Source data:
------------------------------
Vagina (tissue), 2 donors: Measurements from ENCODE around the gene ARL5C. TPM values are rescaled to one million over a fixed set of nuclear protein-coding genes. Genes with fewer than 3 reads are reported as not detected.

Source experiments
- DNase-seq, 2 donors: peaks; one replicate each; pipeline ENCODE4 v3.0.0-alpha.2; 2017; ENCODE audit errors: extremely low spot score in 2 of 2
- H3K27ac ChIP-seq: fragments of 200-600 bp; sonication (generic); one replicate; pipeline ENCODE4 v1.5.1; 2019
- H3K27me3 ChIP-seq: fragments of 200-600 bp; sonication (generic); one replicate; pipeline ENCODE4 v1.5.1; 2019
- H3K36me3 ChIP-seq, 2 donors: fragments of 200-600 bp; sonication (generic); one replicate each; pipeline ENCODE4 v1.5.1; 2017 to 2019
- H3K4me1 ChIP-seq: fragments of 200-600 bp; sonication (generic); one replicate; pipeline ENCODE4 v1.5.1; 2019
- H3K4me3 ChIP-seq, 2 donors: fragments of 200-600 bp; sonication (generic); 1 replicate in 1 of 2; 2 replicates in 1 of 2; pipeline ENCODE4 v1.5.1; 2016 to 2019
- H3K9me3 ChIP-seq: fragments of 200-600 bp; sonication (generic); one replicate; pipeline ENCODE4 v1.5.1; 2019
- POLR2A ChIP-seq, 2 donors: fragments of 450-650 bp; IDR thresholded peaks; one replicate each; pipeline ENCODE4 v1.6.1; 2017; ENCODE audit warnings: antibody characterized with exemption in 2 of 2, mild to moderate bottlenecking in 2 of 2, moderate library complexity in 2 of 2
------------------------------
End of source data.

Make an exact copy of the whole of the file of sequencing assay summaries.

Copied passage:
Vagina (tissue), 2 donors: Measurements from ENCODE around the gene ARL5C. TPM values are rescaled to one million over a fixed set of nuclear protein-coding genes. Genes with fewer than 3 reads are reported as not detected.

Source experiments
- DNase-seq, 2 donors: peaks; one replicate each; pipeline ENCODE4 v3.0.0-alpha.2; 2017; ENCODE audit errors: extremely low spot score in 2 of 2
- H3K27ac ChIP-seq: fragments of 200-600 bp; sonication (generic); one replicate; pipeline ENCODE4 v1.5.1; 2019
- H3K27me3 ChIP-seq: fragments of 200-600 bp; sonication (generic); one replicate; pipeline ENCODE4 v1.5.1; 2019
- H3K36me3 ChIP-seq, 2 donors: fragments of 200-600 bp; sonication (generic); one replicate each; pipeline ENCODE4 v1.5.1; 2017 to 2019
- H3K4me1 ChIP-seq: fragments of 200-600 bp; sonication (generic); one replicate; pipeline ENCODE4 v1.5.1; 2019
- H3K4me3 ChIP-seq, 2 donors: fragments of 200-600 bp; sonication (generic); 1 replicate in 1 of 2; 2 replicates in 1 of 2; pipeline ENCODE4 v1.5.1; 2016 to 2019
- H3K9me3 ChIP-seq: fragments of 200-600 bp; sonication (generic); one replicate; pipeline ENCODE4 v1.5.1; 2019
- POLR2A ChIP-seq, 2 donors: fragments of 450-650 bp; IDR thresholded peaks; one replicate each; pipeline ENCODE4 v1.6.1; 2017; ENCODE audit warnings: antibody characterized with exemption in 2 of 2, mild to moderate bottlenecking in 2 of 2, moderate library complexity in 2 of 2